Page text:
10. michael

    It’s sad when we have to use police shows and theatrical references to prove a debate point. Apparently no-one is willing to listen to “injustice and unlawful behavior” arguments, as long as it is not directed at their own minority group perceived sense of justice and “entitlement”. The poverty of this is “silent and deadly”. Wait and see, you will likely not see the error in your logic until it is too late to reverse the damage it has and will cause in the future.

  11. Alanna

    We have a broken immigration system, and it’s not just in the enforcement arena.

  12. Michael

    I disagree Alanna, What’s broken was the will and guidance to enforce the existing law, primarily a failure of executive branch DHS and ICE policy and funding for support by congress. The existing law itself is fair and just. The issue is whether it is fair and just to the rest of the 360 million Americans to pass a NEW law that forgives and benefits only a small subset of the total population (12-20 million “illegals”) lwith legal forgiveness from lawlessness and provides a form of amnesty for those who broke the law. That is not a broken immigration system, or broken immigration law, that is broken law enforcement. I side with those who want the law enforcement “fixed”. I do not agree with any more amnesty as the first time demonstrated what a disaster that became in 1986. I do not think the “majority” of the American public agrees with any form of amnesty either, only selected congressmen and congresswomen and minority interest advocates, who do not represent the “majority” will and need to protect themselves from continuing unlawful behavior.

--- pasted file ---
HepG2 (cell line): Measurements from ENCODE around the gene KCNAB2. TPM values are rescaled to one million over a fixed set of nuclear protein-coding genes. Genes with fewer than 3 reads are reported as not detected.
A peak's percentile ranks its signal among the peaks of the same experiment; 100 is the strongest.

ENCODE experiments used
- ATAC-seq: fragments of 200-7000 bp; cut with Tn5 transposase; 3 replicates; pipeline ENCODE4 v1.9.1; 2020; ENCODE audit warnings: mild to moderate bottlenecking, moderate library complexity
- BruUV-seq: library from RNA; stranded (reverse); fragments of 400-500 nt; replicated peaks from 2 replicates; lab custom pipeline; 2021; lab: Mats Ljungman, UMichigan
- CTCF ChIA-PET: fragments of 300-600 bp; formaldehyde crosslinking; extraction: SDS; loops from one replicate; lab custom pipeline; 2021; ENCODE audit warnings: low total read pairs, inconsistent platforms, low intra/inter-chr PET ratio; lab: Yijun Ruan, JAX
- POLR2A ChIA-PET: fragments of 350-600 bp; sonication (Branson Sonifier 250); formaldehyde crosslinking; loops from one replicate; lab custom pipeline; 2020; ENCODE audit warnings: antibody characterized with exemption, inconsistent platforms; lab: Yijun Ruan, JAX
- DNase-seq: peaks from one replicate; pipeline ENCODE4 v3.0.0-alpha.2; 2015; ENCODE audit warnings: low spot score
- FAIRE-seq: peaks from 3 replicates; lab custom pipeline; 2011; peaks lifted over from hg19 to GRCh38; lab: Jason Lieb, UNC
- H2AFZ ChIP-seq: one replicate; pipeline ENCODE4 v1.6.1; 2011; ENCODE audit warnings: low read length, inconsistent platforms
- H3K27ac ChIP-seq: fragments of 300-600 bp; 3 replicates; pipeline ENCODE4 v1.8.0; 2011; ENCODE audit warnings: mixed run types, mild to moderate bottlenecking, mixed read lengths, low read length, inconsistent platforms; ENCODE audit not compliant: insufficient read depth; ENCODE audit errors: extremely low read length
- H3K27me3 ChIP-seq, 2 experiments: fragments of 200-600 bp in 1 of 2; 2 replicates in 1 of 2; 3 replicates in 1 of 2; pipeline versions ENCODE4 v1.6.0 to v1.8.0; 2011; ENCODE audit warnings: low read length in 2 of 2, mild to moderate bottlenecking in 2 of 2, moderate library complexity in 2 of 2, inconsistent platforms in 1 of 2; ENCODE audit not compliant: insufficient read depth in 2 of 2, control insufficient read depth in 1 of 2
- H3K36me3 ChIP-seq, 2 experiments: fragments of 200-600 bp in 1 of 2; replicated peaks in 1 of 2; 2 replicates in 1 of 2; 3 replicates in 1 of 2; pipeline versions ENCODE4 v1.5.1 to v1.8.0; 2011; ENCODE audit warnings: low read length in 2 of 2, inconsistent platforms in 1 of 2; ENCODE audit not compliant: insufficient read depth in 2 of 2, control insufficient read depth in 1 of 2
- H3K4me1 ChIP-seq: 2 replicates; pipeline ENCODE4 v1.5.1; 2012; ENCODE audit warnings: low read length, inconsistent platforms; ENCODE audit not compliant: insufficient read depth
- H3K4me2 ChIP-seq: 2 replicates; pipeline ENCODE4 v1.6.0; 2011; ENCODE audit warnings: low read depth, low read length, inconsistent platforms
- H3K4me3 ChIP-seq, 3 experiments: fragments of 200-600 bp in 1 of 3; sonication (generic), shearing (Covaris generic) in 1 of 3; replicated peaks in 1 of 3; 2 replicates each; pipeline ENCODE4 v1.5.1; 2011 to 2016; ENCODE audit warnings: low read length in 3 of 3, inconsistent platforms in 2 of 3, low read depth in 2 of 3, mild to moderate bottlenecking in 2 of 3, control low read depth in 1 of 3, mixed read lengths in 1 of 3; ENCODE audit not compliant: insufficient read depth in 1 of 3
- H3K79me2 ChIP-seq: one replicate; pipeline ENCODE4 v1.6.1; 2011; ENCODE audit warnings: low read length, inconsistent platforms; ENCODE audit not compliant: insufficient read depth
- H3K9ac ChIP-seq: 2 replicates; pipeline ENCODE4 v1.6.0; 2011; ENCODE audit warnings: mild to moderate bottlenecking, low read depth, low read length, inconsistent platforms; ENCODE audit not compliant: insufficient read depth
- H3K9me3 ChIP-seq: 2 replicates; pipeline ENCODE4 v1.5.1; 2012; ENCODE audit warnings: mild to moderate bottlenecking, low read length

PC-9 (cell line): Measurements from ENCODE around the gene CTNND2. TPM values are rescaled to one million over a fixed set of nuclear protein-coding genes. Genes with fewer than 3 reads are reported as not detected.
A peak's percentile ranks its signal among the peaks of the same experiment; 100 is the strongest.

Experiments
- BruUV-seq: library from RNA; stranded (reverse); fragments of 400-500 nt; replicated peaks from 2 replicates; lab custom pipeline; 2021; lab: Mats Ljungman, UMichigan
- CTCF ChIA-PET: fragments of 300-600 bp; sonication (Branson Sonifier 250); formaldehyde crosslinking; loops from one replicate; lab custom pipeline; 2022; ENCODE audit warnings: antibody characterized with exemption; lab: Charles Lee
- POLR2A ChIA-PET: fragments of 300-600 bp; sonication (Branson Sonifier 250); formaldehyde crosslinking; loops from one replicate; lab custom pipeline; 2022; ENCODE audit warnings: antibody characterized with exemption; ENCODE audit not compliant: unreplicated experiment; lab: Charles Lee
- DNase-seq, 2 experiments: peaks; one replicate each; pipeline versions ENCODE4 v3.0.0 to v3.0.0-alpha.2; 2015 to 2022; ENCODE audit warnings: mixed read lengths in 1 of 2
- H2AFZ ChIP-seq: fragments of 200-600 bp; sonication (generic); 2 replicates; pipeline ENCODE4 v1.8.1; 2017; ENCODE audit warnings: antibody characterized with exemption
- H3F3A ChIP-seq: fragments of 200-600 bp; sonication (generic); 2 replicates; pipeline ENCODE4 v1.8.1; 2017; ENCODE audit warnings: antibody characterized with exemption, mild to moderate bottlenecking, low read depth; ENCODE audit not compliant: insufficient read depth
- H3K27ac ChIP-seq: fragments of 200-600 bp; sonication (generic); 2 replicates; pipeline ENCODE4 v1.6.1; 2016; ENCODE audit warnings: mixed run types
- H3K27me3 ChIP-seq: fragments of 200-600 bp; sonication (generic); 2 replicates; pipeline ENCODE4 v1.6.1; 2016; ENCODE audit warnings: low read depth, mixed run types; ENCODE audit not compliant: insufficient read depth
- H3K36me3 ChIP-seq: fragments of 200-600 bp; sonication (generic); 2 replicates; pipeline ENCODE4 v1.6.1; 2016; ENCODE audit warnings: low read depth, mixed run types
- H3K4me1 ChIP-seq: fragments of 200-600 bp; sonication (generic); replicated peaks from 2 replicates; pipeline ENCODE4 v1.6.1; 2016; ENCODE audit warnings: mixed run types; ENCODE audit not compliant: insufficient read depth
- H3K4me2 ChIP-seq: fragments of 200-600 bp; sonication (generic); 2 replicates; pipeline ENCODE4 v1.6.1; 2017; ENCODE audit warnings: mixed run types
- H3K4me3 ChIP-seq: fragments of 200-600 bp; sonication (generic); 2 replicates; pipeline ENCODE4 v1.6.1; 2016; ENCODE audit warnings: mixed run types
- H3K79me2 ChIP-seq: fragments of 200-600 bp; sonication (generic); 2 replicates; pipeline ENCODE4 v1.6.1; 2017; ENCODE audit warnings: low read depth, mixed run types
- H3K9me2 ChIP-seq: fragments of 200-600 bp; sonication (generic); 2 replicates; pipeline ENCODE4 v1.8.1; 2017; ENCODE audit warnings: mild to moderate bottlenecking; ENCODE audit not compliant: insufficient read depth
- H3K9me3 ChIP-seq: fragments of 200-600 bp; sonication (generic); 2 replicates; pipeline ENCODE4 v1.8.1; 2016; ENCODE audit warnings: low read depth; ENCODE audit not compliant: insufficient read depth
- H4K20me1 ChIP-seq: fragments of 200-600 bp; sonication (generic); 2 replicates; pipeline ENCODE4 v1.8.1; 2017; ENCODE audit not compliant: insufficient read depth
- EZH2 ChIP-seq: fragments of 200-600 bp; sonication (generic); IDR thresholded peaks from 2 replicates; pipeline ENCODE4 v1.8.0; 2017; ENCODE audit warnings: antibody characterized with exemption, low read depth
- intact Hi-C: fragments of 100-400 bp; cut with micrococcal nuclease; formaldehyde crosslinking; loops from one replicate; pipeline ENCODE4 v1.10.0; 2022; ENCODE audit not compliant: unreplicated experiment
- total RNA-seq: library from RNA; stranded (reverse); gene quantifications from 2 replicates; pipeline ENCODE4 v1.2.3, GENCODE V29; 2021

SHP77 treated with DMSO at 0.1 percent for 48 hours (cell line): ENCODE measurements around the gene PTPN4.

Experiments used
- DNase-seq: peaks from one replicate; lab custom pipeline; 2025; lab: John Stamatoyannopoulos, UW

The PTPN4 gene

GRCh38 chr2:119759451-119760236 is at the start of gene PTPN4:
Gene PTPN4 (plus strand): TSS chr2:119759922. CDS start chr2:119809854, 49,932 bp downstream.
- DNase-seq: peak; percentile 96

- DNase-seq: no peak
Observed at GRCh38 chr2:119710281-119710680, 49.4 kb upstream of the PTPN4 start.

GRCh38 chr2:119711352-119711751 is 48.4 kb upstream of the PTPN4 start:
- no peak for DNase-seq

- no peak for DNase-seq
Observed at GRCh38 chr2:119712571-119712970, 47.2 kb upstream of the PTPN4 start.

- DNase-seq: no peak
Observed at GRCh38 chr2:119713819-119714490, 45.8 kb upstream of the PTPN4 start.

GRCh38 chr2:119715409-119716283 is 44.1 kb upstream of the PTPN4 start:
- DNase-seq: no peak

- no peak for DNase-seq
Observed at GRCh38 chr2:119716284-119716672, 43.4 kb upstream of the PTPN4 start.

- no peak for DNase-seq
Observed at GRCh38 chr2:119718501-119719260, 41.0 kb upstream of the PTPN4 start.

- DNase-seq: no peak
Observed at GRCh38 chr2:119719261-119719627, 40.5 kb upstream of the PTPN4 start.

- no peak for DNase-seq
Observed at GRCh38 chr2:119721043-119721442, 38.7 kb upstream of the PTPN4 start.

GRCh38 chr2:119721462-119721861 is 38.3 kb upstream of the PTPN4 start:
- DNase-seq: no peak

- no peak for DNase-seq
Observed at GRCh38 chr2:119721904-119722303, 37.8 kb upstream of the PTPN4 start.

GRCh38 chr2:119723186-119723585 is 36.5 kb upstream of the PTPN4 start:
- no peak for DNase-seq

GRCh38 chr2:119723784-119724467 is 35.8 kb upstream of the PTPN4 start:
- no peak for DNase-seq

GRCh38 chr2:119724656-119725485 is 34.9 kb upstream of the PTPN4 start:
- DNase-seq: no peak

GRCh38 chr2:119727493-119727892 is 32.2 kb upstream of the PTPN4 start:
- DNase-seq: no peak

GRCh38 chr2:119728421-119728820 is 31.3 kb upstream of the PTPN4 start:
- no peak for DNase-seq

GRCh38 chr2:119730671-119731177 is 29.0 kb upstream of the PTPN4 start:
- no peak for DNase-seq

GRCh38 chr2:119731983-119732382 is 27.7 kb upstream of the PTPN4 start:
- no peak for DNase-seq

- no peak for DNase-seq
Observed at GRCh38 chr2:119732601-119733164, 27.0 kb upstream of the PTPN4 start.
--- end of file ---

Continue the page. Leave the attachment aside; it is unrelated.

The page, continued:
This is where I disagree with those trying to “fix” the system with “amnesty” for lawbreaking.